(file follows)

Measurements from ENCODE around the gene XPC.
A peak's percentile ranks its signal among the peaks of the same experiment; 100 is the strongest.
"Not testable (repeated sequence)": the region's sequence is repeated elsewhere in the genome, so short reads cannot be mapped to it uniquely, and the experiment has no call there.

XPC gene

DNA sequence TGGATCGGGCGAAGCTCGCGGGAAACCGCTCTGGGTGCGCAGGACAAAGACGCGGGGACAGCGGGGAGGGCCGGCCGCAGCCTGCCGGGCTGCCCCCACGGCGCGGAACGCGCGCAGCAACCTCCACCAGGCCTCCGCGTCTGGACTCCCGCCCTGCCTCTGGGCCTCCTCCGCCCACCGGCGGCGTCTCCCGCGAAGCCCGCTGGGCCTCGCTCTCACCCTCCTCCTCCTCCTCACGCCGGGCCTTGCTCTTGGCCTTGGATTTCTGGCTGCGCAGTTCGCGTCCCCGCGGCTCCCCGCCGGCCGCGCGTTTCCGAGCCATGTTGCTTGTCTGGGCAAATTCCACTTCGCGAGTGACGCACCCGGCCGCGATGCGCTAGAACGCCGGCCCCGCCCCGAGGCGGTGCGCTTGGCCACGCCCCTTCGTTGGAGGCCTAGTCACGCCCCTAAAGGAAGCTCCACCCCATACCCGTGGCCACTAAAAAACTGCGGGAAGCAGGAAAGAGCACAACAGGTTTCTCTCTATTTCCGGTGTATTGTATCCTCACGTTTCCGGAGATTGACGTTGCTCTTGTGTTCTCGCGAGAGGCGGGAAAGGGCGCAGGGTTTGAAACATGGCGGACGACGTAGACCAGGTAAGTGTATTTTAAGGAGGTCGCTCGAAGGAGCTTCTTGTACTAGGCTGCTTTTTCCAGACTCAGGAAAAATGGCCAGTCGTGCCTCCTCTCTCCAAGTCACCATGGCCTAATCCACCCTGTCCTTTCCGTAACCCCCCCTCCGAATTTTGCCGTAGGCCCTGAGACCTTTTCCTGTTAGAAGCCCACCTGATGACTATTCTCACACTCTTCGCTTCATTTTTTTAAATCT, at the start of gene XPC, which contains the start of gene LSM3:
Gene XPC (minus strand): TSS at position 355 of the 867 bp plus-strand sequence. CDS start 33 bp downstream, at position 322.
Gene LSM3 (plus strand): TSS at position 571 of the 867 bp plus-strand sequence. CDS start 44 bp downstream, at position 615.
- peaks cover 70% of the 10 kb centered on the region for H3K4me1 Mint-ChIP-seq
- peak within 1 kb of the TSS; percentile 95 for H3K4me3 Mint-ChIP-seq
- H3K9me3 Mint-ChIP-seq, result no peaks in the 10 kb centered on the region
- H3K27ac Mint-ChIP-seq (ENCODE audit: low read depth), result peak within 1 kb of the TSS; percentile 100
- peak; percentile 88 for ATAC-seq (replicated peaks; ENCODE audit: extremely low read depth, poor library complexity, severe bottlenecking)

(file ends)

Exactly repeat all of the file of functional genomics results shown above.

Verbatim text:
Measurements from ENCODE around the gene XPC.
A peak's percentile ranks its signal among the peaks of the same experiment; 100 is the strongest.
"Not testable (repeated sequence)": the region's sequence is repeated elsewhere in the genome, so short reads cannot be mapped to it uniquely, and the experiment has no call there.

XPC gene

DNA sequence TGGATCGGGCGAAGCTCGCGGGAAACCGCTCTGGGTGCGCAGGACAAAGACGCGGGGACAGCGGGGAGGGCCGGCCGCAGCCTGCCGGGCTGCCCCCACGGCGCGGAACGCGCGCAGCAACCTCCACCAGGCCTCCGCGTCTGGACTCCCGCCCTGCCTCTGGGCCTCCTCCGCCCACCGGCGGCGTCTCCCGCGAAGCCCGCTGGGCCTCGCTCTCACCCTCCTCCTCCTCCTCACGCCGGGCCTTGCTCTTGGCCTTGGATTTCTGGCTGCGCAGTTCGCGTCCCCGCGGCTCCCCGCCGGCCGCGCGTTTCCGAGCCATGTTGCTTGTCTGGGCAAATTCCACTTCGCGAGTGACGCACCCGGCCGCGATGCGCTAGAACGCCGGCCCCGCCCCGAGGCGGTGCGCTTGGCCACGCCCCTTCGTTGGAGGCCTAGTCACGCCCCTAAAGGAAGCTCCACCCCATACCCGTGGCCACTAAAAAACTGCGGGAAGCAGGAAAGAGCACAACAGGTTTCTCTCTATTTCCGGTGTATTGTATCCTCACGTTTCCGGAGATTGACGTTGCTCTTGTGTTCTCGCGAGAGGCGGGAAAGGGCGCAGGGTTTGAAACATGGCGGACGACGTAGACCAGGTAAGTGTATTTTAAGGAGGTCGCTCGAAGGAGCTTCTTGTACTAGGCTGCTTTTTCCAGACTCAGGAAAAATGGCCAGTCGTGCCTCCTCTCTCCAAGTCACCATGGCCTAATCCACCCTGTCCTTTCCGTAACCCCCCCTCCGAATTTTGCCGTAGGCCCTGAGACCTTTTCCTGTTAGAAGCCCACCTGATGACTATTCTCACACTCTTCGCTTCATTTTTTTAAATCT, at the start of gene XPC, which contains the start of gene LSM3:
Gene XPC (minus strand): TSS at position 355 of the 867 bp plus-strand sequence. CDS start 33 bp downstream, at position 322.
Gene LSM3 (plus strand): TSS at position 571 of the 867 bp plus-strand sequence. CDS start 44 bp downstream, at position 615.
- peaks cover 70% of the 10 kb centered on the region for H3K4me1 Mint-ChIP-seq
- peak within 1 kb of the TSS; percentile 95 for H3K4me3 Mint-ChIP-seq
- H3K9me3 Mint-ChIP-seq, result no peaks in the 10 kb centered on the region
- H3K27ac Mint-ChIP-seq (ENCODE audit: low read depth), result peak within 1 kb of the TSS; percentile 100
- peak; percentile 88 for ATAC-seq (replicated peaks; ENCODE audit: extremely low read depth, poor library complexity, severe bottlenecking)